Want to include the self-employed? Define the words “trade or business” to mean the performance of any service for the government. Then tax income that comes from the conduct of a “trade or business.” Once again, bury the definition deep in the millions of words of the law and cleverly include the phrase “trade or business” wherever it is necessary for your purposes. Obfuscate. Misdirect. Omit. But don’t actually lie.
Use propaganda. Hoist the flag. Call those who notice something fishy about the tax scofflaws, tax protestors or crackpots. Accuse them of a selfish unwillingness to pay their “fair share.” Threaten, bully and extort. Throw people in jail. Enlist private employers and financial institutions to do your dirty work with phony non-judicial summonses, liens and levies. Do this for many years.
Libertarian author and legal researcher Peter Hendrickson believes this is exactly what has been done. He allows that perhaps at first there was no intent to deceive. Before WWII no more than 3% of Americans filed income tax returns. But after the political class had a taste of the “voluntary” withholding of the Victory Tax during that war, eventually the fraud became too lucrative to resist. Each successive revision of the law buried the truth deeper in “words of art” and legal history.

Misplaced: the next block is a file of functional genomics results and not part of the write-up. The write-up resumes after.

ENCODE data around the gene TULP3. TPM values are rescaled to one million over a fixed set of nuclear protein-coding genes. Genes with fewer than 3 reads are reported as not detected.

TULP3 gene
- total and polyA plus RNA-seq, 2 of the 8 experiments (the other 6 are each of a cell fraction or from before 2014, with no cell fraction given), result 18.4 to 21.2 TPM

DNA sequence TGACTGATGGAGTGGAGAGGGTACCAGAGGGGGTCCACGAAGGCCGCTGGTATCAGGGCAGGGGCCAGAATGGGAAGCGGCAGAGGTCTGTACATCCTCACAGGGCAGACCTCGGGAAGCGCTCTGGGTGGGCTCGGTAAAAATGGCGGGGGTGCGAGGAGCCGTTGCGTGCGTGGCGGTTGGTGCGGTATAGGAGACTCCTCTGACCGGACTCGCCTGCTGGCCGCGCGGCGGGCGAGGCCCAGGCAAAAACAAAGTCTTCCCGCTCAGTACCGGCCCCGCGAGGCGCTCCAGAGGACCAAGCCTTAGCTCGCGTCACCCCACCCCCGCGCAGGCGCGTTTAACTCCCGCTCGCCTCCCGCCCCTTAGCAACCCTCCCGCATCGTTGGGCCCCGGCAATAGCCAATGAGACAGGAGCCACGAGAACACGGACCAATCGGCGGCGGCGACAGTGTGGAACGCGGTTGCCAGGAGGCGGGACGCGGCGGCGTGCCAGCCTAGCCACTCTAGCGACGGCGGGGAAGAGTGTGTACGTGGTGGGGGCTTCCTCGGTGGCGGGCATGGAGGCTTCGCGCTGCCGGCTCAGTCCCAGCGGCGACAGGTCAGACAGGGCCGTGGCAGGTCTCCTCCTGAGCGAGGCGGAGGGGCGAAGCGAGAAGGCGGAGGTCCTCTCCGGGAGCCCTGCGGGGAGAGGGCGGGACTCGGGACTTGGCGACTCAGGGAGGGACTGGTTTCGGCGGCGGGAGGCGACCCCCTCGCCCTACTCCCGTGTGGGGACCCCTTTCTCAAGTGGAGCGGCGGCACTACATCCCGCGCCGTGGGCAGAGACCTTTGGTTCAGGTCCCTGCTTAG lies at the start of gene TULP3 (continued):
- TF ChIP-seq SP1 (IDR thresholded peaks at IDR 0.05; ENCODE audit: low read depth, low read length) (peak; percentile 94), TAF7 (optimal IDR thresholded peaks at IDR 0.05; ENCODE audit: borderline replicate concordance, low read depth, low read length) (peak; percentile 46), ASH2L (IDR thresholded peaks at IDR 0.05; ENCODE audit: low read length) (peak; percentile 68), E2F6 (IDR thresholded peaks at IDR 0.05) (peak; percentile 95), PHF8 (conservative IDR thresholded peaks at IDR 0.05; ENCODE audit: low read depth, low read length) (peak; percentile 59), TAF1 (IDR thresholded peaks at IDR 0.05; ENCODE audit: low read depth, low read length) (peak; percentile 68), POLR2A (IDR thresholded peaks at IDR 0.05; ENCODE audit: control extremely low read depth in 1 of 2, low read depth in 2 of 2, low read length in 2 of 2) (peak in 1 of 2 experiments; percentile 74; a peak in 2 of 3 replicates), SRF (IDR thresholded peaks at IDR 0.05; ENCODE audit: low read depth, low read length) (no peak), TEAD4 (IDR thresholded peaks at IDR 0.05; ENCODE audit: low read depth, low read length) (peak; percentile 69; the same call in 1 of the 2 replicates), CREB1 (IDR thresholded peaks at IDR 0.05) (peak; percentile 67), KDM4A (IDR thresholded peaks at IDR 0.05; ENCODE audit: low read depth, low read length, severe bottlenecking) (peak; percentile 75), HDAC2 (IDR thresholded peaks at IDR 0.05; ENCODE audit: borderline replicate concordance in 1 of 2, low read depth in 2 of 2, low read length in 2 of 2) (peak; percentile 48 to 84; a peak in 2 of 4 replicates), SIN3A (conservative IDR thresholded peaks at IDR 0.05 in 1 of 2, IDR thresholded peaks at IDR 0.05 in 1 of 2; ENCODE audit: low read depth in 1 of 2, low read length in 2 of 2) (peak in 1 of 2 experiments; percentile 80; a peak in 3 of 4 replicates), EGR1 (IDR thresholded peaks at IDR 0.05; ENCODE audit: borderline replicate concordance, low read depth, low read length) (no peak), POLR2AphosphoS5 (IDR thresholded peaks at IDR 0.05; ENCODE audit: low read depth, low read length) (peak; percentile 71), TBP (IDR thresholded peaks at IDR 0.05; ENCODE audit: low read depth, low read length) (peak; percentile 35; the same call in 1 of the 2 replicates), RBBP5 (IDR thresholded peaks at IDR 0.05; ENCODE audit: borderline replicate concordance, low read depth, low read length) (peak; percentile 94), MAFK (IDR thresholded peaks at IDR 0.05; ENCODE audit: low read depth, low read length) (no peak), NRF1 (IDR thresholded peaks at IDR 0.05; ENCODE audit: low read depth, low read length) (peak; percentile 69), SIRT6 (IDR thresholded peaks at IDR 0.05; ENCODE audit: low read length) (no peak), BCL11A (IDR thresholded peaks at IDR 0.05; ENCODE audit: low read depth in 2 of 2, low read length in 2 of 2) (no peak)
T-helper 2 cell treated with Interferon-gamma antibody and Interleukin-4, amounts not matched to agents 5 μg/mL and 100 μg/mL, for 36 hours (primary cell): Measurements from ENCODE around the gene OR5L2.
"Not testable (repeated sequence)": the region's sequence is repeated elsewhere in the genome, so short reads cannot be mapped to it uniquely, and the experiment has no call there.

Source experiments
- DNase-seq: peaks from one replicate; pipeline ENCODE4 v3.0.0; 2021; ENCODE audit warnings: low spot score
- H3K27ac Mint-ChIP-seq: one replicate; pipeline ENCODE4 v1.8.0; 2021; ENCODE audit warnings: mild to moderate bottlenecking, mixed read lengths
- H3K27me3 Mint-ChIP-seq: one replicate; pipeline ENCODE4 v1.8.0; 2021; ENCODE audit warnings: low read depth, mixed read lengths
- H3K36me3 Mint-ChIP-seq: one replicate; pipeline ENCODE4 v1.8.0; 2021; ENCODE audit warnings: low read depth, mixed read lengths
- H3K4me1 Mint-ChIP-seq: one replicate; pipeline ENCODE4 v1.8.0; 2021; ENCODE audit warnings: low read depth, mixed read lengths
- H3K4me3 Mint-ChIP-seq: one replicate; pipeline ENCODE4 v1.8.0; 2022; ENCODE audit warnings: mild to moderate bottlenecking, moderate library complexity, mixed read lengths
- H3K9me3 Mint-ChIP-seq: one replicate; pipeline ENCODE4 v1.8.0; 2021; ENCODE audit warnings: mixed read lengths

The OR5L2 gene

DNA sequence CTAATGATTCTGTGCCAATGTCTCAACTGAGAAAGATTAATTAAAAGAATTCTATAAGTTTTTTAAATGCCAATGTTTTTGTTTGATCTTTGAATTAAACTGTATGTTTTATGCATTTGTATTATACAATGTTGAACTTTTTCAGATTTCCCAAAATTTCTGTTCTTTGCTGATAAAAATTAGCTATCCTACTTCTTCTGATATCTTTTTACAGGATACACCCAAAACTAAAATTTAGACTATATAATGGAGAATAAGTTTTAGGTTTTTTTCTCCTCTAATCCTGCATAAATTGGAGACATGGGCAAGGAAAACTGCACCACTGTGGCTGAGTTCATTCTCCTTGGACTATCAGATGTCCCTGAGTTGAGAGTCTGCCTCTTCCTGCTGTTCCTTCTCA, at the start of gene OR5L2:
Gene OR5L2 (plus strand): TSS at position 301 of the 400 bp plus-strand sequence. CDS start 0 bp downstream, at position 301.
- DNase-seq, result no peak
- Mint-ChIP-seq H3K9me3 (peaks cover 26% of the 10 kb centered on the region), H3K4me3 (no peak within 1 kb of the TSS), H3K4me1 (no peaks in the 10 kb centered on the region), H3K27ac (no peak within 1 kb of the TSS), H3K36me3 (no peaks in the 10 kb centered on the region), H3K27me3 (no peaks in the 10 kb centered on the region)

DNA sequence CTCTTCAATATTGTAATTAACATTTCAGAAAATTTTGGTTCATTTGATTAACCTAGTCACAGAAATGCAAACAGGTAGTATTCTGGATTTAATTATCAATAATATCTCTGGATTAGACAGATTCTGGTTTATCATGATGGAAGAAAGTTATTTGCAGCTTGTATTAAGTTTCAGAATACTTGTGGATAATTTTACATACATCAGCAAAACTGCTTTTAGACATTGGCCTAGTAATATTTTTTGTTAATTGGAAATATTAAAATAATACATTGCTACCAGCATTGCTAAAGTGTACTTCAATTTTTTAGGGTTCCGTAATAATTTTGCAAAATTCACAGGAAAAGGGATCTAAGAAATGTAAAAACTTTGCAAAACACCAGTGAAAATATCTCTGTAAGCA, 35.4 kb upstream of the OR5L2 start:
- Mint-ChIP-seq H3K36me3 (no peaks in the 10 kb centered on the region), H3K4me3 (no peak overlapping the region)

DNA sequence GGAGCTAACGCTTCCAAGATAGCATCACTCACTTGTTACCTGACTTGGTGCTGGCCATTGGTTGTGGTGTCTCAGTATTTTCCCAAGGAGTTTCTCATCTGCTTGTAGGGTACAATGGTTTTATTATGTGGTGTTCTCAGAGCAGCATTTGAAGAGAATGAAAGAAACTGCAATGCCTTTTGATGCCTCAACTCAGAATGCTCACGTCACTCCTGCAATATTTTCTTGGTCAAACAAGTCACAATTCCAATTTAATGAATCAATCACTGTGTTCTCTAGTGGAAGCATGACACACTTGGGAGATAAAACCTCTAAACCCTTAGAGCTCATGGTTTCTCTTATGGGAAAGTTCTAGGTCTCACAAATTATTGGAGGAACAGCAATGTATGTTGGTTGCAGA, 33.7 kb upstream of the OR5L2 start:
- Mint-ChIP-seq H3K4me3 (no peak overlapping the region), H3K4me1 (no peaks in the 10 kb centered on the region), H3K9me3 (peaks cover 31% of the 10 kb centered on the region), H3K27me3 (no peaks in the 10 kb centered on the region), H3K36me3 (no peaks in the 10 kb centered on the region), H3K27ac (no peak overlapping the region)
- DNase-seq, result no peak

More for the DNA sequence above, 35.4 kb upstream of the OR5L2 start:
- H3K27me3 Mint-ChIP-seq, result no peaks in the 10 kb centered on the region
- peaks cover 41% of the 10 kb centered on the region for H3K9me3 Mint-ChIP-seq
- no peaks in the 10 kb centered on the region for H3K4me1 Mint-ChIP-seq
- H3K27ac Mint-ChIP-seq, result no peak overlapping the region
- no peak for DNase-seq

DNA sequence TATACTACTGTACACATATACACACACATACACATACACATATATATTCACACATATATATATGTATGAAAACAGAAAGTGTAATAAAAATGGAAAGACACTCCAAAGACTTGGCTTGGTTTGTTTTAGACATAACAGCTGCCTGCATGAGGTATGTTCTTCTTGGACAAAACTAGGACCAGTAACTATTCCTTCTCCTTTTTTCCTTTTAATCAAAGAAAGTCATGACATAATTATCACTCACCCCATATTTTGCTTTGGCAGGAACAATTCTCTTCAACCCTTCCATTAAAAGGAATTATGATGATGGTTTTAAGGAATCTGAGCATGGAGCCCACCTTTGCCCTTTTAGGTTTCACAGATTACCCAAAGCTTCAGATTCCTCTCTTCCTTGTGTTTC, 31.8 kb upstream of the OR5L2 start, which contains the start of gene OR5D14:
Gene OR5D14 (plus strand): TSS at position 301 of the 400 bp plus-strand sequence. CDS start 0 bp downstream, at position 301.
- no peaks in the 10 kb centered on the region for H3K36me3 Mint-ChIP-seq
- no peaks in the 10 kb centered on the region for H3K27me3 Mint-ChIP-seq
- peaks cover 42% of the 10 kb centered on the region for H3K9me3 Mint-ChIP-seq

For a thorough, detailed, although often difficult read on the issue I recommend Mr. Hendrickson’s book, “Cracking the Code” (available online at www.losthorizons.com). Mr. Hendrickson recently won his court battle against IRS attempts to ban his book. After having unraveled the code both he and his wife filed corrected returns and have received full refunds of all taxes withheld from them for the last three years. Many others have as well. He may be just another Income Tax crackpot, but then again, maybe he’s cracked the code.
Humpty Dumpty had it right. Whoever decides what words are to mean decides “which is to be master,” but only until the slaves figure out the meaning of the words.